Goodbye Twitter – This time I mean it.
by Jonathon Kneeland
Twitter is a virus once it works its way into the brain. I know this because it creeps into my mind when I'm meditating, running, or focusing on work. It's also a terrible time thief. I have several rewarding but difficult hobbies, all of which suffer as a result of my time on Twitter. Twitter is the opposite of those hobbies – easy and unrewarding. And I don't know if you've ever looked at your life on a tape measure, but you might try it. The average life expectancy in Canada is 82 years. I'm on the depressing half of the tape and have to start to think about where best to invest my time, as it's disappearing quickly.
The platform is very negative, bad for your eyes, ruins your posture if you have the app, and diminishes your attention span. It's just not good for you. Mostly, Twitter consists of complaining and petty squabbles. Users operate in tribes and behave in ways that they never would in person. Nuance is largely absent and not much though is put in before attacking someone from the other tribe. Sometimes this can be enjoyable if you're in a combative mood and looking for a scrap. The problem is, if you're in a period in your day when you have time for this, you should be either doing something else or giving your mind a rest.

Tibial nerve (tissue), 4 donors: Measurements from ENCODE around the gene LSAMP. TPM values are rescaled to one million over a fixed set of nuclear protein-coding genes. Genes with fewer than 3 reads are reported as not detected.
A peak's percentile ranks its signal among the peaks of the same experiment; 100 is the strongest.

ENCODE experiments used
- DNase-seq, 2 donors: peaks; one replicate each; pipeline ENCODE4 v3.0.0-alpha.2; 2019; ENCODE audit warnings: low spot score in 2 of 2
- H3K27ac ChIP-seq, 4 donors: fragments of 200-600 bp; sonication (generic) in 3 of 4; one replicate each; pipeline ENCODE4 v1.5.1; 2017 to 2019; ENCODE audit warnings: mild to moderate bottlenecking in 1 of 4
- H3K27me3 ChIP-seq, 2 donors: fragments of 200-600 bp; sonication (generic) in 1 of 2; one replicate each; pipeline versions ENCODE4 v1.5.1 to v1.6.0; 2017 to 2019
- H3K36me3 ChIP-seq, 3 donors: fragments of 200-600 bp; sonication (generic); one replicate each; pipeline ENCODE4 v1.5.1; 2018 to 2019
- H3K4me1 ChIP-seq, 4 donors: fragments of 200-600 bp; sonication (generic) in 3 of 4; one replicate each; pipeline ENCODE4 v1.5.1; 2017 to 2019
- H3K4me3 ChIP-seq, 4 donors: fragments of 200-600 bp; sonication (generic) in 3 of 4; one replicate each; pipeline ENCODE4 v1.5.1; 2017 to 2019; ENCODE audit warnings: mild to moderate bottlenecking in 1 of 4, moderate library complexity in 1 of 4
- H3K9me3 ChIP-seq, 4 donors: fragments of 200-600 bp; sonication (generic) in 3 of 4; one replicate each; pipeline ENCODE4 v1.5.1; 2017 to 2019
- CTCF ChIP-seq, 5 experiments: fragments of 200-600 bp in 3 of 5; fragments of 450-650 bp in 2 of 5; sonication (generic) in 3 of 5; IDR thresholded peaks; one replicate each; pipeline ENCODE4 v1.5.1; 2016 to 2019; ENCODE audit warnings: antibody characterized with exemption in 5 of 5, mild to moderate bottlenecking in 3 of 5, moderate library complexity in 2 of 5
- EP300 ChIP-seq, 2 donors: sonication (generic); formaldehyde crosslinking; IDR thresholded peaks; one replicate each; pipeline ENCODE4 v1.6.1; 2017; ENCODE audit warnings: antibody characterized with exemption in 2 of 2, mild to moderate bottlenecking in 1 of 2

Besides being a virus, Twitter also acts as a digital readout, constantly displaying the frequent short circuits in the user's brain. If you were a brain technician a hundred years from now, you might be able to simply download the previous two years of your patient's tweets, analyze them, and then make your adjustments. Sometimes, I tweet when I've been drinking and I suspect I'm not the only one. Occasionally, I'll get up early and delete these tweets. And then there's the very creepy feeling that I used to get with Facebook – long ago deleted – that the ego is sneaking in and contaminating your thoughts for the purpose of presenting an image to the world. It's dishonest and it makes me cringe. It might not always be deliberate, but it's there and has to affect everyone to some degree. Whatever that part of us is, it's not helpful to honest and meaningful conversation. This part of us thrives on Twitter. What does that say about the platform?
I don't think Twitter is good for our society or our public discourse. Often, I find the behaviour of both the left and the right on twitter to be appalling. I contribute to this every day. Some of the arguments I have with people I likely wouldn't have if I met them in person. I definitely wouldn't say to them the things I say on twitter. I love political discussion and debates, but I think they are best had in person.